The resources are available on the following sites :

Work-related Asthma Continuing Education for Healthcare Providers
The Ontario Lung Association - Ontario Thoracic Society in collaboration with McMaster University are leading the Work-related Asthma Provider Education Program intended to provide primary care healthcare providers with up-to-date guideline-based continuing medical education on work-related asthma. The Ministry of Health and Long-Term Care has been collaborating with the Ministry of Labour on the oversight of this particular initiative Education is available through workshops and problem-based self-learning modules. An online module has been developed and is available through the Ontario Lung Association website : .

Smoke Free Homes and Asthma
The purpose of the Smoke-Free Homes and Asthma program is to increase the number of homes that are smoke-free in Ontario and to raise awareness of second-hand smoke as a trigger for asthma. Those at greatest risk are children, teens and adults who have asthma and live in homes where smoking is allowed. The Ontario Lung Association provides printed resources and is working with primary care providers and specialists in tobacco-related programs to address second hand smoke issues through primary care.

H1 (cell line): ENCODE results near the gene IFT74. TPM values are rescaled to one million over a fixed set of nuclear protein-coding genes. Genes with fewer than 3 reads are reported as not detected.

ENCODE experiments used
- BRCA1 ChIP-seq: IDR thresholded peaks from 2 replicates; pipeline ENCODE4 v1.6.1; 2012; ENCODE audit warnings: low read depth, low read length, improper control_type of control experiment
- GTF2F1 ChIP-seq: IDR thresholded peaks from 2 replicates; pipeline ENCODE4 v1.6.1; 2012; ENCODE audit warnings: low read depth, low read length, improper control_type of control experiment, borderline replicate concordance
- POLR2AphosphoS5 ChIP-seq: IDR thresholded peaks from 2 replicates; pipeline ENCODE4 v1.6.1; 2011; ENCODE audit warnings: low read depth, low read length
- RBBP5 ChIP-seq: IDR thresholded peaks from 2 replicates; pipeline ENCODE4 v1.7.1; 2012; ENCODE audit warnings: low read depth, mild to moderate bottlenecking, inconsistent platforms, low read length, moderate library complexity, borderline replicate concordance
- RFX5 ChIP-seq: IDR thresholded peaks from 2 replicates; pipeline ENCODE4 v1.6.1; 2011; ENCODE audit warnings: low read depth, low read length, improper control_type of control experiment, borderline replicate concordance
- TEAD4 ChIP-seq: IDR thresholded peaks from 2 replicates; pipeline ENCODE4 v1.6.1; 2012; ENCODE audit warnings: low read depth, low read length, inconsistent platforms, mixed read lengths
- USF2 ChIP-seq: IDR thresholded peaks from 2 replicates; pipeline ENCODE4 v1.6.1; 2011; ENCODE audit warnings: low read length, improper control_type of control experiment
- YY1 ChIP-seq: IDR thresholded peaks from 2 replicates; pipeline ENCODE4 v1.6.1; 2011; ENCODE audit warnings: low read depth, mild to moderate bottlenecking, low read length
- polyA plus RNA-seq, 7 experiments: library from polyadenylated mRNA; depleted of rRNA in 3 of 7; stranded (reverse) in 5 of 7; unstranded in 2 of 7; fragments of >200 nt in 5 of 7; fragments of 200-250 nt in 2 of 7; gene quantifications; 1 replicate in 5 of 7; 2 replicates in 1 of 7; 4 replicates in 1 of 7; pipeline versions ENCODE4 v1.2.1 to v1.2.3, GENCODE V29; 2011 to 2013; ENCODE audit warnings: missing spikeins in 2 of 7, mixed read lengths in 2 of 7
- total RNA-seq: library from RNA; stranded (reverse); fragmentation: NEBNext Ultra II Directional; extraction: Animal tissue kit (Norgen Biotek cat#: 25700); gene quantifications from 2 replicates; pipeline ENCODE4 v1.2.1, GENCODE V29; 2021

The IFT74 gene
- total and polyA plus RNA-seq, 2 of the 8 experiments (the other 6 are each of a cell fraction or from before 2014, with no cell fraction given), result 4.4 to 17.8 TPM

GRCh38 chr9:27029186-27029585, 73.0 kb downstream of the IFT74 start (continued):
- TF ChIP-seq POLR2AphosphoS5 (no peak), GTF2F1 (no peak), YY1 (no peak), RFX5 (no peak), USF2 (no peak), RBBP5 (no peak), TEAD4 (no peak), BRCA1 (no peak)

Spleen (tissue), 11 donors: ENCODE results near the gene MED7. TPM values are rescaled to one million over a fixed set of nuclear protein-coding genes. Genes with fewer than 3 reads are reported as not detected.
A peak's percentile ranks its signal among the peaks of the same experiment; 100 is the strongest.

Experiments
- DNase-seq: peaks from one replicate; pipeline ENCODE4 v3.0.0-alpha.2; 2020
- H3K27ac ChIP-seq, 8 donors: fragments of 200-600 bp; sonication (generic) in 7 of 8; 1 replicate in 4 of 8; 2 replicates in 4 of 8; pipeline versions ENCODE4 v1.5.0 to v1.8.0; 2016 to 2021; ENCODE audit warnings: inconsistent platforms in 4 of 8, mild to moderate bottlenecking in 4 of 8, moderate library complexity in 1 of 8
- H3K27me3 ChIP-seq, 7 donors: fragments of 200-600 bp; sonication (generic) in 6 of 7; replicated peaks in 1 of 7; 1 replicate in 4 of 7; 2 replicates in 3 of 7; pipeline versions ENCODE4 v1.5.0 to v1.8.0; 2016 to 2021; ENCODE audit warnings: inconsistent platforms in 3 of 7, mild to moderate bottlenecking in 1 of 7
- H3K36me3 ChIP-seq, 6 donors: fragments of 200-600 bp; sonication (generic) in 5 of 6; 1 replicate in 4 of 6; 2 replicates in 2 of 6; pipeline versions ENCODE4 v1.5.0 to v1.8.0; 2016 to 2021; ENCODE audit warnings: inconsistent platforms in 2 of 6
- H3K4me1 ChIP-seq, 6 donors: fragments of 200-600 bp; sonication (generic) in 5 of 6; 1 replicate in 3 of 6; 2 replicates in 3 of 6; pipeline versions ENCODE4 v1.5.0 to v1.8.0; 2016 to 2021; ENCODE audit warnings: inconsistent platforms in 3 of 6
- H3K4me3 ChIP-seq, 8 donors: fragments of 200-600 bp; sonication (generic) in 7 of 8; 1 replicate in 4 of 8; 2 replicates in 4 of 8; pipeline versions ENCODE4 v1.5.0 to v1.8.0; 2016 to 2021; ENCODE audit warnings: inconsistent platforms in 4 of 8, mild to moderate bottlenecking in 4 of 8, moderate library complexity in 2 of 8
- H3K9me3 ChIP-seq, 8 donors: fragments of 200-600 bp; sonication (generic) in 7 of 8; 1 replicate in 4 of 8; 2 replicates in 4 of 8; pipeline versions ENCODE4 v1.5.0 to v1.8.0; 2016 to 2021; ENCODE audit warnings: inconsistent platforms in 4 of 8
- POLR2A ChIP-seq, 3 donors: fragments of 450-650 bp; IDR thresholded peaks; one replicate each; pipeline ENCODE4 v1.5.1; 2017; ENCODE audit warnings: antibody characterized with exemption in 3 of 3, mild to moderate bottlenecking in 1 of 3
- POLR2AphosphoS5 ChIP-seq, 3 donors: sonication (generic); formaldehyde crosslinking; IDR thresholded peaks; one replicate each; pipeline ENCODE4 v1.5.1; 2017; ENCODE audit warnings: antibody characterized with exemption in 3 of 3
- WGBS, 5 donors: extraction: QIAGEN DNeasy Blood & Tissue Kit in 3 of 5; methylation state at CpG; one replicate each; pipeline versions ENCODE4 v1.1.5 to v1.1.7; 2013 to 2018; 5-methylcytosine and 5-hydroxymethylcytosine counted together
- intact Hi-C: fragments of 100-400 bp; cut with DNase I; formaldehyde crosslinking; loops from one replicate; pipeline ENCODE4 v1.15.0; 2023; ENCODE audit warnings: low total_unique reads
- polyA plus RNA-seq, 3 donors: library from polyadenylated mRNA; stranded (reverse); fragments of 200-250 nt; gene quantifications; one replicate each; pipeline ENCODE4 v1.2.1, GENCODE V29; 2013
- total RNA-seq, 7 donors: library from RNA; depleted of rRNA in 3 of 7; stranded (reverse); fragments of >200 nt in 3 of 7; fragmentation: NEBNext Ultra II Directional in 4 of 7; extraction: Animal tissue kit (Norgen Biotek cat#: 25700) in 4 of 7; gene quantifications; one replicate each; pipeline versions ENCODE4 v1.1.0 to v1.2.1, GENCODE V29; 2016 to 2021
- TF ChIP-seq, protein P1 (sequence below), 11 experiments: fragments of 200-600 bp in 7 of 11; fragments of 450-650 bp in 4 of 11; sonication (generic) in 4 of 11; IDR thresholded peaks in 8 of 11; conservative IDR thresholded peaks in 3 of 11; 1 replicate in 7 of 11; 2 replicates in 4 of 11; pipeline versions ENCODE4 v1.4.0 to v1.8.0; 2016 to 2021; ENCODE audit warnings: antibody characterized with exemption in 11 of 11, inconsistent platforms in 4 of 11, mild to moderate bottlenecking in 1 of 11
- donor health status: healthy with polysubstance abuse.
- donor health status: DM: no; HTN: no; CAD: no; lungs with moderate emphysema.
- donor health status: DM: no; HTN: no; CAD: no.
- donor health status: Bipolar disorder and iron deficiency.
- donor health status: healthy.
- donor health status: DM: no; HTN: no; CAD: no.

Information about Smoke Free Homes and Asthma is available at :

Asthma and Work-related Asthma Surveillance
The Asthma and Work-related Asthma Surveillance System is a resource of Ontario asthma data and information. Data on asthma incidence, prevalence and health care utilization improves our understanding of how to prevent and treat this disease. The Ontario Asthma Surveillance Information System (OASIS) was established to provide a population-based longitudinal surveillance system for asthma. The System links health data from a variety of administrative databases to enable reports on special asthma topics, and access to high quality and up-to-date asthma data and information for health planners, researchers, evaluators, educators, and community agencies.

The Hospital for Sick Children Research Institute in collaboration with the Institute for Clinical Evaluative Sciences (ICES) is leading the Asthma and Work-related Asthma Surveillance initiative. Resources that are available include :

For More Information